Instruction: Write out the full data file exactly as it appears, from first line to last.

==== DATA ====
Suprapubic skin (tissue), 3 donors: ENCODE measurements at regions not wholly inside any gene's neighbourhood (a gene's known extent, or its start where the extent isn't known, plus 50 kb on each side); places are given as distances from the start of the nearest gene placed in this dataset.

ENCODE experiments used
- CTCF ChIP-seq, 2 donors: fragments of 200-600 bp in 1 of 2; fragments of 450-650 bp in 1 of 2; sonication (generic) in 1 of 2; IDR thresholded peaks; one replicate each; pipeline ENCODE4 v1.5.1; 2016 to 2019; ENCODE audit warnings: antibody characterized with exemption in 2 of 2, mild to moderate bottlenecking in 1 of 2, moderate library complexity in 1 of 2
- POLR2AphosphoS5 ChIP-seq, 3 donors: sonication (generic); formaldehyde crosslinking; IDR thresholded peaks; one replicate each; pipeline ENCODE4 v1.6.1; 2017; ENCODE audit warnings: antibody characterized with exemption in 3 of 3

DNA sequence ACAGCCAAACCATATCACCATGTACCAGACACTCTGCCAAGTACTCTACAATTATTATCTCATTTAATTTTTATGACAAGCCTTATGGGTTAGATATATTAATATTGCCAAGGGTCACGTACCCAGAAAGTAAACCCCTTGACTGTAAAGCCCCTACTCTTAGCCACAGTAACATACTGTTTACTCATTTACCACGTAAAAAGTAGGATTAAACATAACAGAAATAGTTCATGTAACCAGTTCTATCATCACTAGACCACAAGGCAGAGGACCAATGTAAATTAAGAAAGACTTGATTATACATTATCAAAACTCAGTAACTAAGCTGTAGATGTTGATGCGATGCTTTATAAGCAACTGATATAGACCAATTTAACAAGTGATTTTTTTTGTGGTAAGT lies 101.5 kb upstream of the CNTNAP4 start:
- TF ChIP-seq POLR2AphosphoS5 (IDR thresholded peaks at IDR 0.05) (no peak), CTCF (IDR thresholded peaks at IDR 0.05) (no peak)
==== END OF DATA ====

Suprapubic skin (tissue), 3 donors: ENCODE measurements at regions not wholly inside any gene's neighbourhood (a gene's known extent, or its start where the extent isn't known, plus 50 kb on each side); places are given as distances from the start of the nearest gene placed in this dataset.

ENCODE experiments used
- CTCF ChIP-seq, 2 donors: fragments of 200-600 bp in 1 of 2; fragments of 450-650 bp in 1 of 2; sonication (generic) in 1 of 2; IDR thresholded peaks; one replicate each; pipeline ENCODE4 v1.5.1; 2016 to 2019; ENCODE audit warnings: antibody characterized with exemption in 2 of 2, mild to moderate bottlenecking in 1 of 2, moderate library complexity in 1 of 2
- POLR2AphosphoS5 ChIP-seq, 3 donors: sonication (generic); formaldehyde crosslinking; IDR thresholded peaks; one replicate each; pipeline ENCODE4 v1.6.1; 2017; ENCODE audit warnings: antibody characterized with exemption in 3 of 3

DNA sequence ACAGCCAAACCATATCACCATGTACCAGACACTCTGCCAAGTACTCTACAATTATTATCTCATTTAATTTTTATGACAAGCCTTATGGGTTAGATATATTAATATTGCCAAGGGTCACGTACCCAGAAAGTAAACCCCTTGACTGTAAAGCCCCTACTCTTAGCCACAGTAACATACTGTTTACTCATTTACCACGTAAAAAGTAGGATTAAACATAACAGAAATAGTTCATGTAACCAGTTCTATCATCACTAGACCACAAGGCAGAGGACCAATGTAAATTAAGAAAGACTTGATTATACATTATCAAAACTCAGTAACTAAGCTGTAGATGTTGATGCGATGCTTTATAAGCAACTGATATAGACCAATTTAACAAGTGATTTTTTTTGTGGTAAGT lies 101.5 kb upstream of the CNTNAP4 start:
- TF ChIP-seq POLR2AphosphoS5 (IDR thresholded peaks at IDR 0.05) (no peak), CTCF (IDR thresholded peaks at IDR 0.05) (no peak)